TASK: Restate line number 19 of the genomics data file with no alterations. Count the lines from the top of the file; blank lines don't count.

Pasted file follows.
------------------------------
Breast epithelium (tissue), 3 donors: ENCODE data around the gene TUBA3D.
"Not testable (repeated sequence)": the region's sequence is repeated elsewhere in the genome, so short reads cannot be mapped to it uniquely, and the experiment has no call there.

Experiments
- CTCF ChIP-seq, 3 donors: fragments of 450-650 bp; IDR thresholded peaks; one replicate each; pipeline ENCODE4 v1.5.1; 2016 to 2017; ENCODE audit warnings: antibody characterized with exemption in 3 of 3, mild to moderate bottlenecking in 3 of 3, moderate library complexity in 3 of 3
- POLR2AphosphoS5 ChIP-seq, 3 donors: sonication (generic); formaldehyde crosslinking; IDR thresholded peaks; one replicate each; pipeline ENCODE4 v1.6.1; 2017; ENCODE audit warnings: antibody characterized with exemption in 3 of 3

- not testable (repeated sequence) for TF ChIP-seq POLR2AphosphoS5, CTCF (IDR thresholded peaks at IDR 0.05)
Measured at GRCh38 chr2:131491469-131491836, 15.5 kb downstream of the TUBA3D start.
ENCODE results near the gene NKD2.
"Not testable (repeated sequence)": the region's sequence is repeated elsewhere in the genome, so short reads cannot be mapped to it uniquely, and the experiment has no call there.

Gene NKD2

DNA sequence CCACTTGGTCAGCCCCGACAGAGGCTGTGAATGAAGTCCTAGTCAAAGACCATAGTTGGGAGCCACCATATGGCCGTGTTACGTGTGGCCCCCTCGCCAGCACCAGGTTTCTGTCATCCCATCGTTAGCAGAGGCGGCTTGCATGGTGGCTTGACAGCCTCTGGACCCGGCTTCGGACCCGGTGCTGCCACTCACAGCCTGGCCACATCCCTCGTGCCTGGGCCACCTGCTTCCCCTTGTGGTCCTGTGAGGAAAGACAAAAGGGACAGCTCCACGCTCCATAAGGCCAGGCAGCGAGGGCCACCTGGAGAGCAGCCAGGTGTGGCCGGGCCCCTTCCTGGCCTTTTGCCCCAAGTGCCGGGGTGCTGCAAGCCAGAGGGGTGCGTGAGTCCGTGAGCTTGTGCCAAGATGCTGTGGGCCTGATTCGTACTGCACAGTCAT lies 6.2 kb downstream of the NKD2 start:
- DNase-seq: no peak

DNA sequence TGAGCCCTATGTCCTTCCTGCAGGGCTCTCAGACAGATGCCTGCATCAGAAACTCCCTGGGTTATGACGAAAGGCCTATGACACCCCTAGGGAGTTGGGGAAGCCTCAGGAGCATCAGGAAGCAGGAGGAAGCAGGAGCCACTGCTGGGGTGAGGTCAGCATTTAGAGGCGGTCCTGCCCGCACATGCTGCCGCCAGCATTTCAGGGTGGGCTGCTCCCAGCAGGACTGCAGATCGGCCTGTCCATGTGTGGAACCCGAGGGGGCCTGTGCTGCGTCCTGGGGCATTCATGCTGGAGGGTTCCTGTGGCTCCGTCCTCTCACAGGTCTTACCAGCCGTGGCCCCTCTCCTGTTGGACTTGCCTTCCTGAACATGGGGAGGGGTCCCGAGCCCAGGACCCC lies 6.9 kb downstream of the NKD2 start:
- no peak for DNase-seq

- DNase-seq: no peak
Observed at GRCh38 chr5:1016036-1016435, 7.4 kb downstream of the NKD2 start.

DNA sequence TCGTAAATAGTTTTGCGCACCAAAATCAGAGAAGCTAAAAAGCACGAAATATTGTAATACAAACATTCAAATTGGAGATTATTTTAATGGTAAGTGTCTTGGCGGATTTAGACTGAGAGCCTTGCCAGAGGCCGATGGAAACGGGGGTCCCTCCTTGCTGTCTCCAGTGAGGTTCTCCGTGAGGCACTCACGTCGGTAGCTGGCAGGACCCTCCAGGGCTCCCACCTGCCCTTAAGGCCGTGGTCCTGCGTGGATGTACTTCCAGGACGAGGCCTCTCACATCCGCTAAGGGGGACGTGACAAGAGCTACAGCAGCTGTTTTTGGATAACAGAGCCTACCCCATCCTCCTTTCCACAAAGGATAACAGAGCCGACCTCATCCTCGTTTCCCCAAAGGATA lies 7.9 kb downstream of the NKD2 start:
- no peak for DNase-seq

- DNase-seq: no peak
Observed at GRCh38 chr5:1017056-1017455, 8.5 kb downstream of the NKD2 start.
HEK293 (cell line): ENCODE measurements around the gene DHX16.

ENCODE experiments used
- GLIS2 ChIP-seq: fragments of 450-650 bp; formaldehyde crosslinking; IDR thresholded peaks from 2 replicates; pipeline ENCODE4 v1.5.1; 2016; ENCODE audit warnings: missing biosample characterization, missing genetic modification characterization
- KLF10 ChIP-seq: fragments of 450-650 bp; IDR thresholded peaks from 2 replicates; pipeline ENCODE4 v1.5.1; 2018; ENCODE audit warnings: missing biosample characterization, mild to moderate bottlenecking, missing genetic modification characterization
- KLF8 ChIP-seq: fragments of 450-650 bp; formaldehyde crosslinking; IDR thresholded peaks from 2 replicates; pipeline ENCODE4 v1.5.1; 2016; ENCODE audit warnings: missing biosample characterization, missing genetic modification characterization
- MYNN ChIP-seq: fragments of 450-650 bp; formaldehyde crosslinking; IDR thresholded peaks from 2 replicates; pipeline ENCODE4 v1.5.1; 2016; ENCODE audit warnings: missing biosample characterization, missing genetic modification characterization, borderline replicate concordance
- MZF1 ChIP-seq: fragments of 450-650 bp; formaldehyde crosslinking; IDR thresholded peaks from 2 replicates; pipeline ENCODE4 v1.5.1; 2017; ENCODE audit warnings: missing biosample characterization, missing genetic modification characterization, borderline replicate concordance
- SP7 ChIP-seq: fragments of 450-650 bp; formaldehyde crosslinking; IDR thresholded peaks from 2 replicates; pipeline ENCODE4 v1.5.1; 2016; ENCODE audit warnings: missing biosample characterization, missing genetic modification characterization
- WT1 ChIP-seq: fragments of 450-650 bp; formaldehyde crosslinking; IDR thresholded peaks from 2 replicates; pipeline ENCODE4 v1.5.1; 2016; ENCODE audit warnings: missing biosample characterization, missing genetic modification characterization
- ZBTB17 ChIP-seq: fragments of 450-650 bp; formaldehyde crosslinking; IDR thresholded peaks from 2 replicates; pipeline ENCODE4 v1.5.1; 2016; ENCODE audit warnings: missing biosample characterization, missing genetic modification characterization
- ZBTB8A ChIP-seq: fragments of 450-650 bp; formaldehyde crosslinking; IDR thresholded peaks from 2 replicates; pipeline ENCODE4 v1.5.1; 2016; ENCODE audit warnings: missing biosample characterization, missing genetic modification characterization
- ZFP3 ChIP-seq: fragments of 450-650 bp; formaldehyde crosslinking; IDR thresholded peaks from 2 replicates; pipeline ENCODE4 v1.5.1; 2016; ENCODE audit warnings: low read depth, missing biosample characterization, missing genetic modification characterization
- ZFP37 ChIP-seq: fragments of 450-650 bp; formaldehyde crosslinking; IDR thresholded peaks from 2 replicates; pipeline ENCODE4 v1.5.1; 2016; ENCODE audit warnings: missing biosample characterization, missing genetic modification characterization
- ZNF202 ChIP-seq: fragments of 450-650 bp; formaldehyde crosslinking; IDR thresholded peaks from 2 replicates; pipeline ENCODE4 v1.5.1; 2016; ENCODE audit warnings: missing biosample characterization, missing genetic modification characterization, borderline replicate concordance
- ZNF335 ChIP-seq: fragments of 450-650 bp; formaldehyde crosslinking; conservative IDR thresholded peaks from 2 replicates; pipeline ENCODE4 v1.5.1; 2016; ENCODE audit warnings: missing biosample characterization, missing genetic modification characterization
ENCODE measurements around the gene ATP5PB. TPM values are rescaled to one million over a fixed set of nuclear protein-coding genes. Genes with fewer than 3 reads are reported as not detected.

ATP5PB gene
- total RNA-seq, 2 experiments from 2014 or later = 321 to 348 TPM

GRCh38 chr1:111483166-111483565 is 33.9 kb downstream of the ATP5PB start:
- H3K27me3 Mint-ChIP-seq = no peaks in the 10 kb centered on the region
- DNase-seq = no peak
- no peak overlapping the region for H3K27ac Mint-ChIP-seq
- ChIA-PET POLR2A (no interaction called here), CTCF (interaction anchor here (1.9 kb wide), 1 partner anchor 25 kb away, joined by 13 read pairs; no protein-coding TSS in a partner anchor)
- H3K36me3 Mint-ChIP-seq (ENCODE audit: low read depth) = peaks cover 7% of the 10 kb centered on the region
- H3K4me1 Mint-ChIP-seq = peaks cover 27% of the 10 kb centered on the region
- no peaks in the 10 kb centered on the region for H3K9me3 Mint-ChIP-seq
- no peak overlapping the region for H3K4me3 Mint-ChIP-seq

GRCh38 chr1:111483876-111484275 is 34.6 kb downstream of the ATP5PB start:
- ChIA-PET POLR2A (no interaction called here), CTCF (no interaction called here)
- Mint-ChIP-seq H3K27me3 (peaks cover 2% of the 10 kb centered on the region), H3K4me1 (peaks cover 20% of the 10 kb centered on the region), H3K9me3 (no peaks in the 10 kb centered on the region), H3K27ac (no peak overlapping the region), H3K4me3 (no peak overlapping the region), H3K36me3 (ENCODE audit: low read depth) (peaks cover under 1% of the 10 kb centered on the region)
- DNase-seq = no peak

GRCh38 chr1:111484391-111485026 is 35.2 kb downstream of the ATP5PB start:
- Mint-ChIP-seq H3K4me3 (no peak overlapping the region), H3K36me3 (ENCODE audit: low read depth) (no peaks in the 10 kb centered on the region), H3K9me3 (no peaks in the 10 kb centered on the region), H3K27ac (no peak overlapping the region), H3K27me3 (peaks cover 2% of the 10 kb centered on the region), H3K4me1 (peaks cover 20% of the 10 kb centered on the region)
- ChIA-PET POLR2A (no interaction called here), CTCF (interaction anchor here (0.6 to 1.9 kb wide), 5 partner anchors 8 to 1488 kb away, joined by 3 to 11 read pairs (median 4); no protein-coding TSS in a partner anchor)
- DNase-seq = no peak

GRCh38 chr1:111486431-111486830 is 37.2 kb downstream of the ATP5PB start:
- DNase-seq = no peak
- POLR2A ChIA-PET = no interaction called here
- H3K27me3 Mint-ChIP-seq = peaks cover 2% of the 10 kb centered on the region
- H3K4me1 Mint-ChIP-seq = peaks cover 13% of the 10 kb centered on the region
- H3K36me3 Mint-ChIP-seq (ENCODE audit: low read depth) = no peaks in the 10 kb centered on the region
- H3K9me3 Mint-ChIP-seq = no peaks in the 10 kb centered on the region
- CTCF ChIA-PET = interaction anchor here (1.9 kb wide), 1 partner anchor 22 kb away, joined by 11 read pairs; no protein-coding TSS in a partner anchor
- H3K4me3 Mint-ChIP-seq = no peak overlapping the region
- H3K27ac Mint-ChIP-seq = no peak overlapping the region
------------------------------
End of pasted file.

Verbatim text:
- DNase-seq: no peak